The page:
WMG / The Elder Scrolls IV: Oblivion

Hannibal Traven has been to the Soul Cairn
Which is why he has such a hatred for necromancy because he knows first hand what happens to people who are soul trapped into Black Soul Gems. Also, of course how he escaped could possibly be Authority Equals Asskicking. And how he got there in the first place may be that he was once a Necromancer himself and is trying to atone.

The loading screen quote about turning off always run in battle was put in in the hope that players wouldn't discover how easy it is to dodge.

The Bruma Mages' Guild hall specializes in alchemy.
The other six guild halls specialize in a specific type of spell. There are seven magic skills, six of which correspond to specific groups of spells. The reason that the people who sell spells in Bruma don't have one specific group of spell available is because they don't specialize in spellcasting. Instead, they specialize in making potions.

The hero was falsely imprisoned or framed
The hero specifically asked Uriel "Why am I in prison?" which gives the implication s/he did nothing wrong at all. Or more likely, Uriel being the seer that he seems to be, purposely (secretly) ordered the hero to be arrested and placed in that cell to fulfill the prophecy.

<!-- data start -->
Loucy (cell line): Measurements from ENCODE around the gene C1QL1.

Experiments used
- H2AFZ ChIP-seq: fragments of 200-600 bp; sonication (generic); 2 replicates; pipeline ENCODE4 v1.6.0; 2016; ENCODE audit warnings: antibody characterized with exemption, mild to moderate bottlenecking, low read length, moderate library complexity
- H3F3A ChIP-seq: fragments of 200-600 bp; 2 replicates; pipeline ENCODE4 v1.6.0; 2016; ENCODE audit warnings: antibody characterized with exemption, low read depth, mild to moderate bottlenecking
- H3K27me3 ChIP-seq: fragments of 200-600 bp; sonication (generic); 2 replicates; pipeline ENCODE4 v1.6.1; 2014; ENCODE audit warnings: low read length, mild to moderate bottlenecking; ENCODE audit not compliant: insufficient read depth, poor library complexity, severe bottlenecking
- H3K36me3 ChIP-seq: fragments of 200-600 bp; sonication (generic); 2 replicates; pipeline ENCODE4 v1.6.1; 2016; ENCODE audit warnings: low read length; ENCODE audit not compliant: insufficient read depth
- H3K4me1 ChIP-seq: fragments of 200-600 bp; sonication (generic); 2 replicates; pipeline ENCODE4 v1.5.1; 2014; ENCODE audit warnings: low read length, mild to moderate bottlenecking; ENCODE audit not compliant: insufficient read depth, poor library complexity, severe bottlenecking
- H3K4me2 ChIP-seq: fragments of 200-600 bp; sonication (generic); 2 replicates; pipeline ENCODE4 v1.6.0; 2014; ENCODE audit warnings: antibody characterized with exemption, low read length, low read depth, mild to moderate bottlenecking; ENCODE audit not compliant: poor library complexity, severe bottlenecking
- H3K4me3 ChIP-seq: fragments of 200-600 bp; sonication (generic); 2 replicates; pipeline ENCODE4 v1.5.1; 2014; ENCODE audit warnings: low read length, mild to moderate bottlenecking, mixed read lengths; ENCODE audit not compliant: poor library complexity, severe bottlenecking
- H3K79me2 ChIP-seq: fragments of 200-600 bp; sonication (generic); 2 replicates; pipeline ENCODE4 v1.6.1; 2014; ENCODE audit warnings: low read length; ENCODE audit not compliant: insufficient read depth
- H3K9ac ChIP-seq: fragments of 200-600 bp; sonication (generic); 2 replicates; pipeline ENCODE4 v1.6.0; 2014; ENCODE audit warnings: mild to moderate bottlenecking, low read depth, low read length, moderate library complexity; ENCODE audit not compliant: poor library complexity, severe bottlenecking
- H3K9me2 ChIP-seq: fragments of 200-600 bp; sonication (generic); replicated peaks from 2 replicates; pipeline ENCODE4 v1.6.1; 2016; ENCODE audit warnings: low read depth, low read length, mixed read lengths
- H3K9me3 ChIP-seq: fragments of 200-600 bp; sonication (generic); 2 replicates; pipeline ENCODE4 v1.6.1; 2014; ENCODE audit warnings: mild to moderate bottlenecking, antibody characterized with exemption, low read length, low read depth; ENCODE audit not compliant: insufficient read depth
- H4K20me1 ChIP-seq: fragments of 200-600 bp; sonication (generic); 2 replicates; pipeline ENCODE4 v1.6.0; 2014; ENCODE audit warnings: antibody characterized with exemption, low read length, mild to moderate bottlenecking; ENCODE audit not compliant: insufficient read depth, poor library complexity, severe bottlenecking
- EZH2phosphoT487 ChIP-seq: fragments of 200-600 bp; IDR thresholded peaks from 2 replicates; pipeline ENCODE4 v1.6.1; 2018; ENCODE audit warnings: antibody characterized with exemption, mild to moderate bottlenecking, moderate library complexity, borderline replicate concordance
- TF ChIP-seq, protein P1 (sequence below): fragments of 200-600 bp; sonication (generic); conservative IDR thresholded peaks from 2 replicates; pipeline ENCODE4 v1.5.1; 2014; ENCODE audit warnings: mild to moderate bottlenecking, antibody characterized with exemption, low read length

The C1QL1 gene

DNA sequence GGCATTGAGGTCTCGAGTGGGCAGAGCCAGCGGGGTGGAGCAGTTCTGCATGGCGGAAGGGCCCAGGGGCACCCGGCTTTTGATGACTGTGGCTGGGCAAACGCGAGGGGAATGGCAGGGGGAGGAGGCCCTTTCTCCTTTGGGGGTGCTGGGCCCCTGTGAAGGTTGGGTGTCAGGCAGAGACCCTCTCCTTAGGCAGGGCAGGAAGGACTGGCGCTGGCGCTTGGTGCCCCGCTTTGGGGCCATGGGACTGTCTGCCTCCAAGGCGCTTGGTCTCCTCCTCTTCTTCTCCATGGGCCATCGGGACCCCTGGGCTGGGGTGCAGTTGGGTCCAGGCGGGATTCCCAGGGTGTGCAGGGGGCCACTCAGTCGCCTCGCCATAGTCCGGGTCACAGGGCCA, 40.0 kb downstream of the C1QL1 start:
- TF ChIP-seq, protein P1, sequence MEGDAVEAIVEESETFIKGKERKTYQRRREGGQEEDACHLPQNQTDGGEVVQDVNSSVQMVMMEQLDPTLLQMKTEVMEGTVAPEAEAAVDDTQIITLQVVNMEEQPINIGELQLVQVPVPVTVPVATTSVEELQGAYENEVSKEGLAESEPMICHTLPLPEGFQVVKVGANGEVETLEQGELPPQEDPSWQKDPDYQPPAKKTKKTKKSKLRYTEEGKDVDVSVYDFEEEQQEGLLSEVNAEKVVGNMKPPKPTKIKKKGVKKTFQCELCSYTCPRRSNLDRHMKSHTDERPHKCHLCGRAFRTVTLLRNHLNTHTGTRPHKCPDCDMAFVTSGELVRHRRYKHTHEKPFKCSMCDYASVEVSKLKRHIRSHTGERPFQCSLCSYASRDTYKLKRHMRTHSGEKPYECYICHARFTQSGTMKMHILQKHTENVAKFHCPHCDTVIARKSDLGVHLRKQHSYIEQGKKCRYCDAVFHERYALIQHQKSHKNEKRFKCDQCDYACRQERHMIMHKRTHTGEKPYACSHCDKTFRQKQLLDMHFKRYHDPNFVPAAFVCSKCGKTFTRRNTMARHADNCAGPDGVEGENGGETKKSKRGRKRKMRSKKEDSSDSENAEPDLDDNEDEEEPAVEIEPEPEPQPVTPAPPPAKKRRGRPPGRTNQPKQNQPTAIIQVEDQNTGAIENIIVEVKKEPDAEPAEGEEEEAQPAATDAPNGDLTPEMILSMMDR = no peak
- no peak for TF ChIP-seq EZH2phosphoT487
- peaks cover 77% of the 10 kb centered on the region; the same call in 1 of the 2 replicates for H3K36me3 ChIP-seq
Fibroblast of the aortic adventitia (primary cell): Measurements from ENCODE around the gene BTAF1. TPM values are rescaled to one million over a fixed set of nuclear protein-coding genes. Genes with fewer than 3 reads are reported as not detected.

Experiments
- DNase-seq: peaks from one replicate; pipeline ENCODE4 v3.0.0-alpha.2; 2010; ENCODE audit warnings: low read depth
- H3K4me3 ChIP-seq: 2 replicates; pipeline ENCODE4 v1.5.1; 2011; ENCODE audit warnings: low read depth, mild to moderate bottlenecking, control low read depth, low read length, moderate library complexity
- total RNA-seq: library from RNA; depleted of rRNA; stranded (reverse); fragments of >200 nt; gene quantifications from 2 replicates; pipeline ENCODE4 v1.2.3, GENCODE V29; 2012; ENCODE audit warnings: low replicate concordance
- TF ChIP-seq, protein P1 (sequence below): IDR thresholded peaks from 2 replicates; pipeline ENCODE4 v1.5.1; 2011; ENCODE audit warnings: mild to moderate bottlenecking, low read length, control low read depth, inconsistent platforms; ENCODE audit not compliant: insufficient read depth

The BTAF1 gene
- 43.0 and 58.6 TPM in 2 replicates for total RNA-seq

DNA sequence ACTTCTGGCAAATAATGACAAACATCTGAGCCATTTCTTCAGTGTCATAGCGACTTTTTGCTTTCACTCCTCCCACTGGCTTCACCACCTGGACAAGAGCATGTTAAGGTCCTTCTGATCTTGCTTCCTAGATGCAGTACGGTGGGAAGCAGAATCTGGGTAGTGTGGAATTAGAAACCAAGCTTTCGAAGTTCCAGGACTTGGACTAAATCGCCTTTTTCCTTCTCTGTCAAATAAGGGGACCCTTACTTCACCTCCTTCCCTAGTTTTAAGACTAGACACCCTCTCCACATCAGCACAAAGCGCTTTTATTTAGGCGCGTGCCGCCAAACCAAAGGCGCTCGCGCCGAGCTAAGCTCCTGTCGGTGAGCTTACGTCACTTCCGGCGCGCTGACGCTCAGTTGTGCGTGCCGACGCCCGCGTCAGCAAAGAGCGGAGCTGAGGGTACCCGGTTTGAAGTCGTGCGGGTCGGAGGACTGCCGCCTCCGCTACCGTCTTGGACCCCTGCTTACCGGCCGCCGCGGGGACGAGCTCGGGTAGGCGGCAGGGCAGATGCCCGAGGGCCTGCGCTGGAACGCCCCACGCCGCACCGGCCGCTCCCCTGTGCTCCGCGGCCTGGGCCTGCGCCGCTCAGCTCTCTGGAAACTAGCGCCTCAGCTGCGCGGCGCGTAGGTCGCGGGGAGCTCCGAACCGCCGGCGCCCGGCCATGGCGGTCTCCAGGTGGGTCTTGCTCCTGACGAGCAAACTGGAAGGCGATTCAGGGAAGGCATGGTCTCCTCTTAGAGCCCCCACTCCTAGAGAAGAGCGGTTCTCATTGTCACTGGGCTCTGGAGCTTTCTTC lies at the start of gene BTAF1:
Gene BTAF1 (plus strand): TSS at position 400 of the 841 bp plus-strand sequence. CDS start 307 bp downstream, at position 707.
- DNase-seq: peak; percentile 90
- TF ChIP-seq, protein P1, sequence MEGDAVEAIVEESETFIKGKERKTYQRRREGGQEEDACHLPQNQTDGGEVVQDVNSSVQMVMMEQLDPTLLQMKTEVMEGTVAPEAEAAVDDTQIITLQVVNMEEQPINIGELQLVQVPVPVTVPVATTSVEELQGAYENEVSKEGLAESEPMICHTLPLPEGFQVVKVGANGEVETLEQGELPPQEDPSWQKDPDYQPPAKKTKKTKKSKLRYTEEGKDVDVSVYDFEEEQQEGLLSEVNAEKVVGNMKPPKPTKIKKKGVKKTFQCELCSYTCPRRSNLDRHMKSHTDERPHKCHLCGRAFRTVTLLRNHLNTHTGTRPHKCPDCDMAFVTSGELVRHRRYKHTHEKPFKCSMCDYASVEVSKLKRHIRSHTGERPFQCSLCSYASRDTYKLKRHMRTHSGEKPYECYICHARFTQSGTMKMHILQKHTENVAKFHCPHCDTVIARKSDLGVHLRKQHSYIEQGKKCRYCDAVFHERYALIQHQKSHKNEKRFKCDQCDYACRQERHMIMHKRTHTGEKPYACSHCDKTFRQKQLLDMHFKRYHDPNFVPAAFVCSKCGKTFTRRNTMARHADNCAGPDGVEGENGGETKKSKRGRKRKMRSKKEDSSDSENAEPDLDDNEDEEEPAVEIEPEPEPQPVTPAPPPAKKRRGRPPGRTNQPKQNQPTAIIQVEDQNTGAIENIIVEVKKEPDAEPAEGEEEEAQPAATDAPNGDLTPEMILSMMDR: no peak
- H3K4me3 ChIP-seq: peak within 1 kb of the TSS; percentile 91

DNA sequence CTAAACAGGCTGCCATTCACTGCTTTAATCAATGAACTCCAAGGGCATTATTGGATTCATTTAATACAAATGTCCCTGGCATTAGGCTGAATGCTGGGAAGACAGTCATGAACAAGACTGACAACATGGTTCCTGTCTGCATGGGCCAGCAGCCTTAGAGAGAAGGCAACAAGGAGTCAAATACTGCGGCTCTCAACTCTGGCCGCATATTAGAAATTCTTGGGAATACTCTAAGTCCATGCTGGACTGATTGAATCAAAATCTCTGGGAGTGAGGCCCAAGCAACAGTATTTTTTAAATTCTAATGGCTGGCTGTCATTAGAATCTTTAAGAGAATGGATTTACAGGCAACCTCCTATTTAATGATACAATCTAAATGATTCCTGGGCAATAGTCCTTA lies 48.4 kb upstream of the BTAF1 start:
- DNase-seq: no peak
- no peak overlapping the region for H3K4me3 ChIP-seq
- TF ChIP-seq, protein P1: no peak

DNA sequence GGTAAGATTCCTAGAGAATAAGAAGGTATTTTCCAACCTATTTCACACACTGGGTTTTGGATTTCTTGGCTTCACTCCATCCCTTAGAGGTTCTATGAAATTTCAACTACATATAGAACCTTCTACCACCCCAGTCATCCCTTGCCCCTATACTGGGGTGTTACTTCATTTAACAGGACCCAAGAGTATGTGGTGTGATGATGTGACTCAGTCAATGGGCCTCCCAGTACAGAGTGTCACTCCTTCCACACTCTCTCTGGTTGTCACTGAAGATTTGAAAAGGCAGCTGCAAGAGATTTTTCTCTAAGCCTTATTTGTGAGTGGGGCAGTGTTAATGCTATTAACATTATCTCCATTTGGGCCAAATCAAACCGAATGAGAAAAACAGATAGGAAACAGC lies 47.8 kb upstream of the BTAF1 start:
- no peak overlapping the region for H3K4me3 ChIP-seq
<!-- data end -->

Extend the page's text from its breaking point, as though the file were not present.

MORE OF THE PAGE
The Dark Brotherhood killed Count Indarys' wife.
People in-universe and out always seem to blame the Count for his wife's mysterious death because he's apparently a scumbag. However, when you take into account the rumor that the Dark Brotherhood bribes said Count to keep his mouth shut about the existence of the Cheydinhal sanctuary (the exact words used are "bribes and other... incentives"), it could be possible that at one point he tried to do something about them, and they killed his wife to teach him a lesson. Because of his reputation, or maybe just because people are prejudiced against a Dunmer Count, or even because of the Brotherhood themselves spreading rumors, everyone just blamed Indarys for his wife's death and decided not to look any further into it.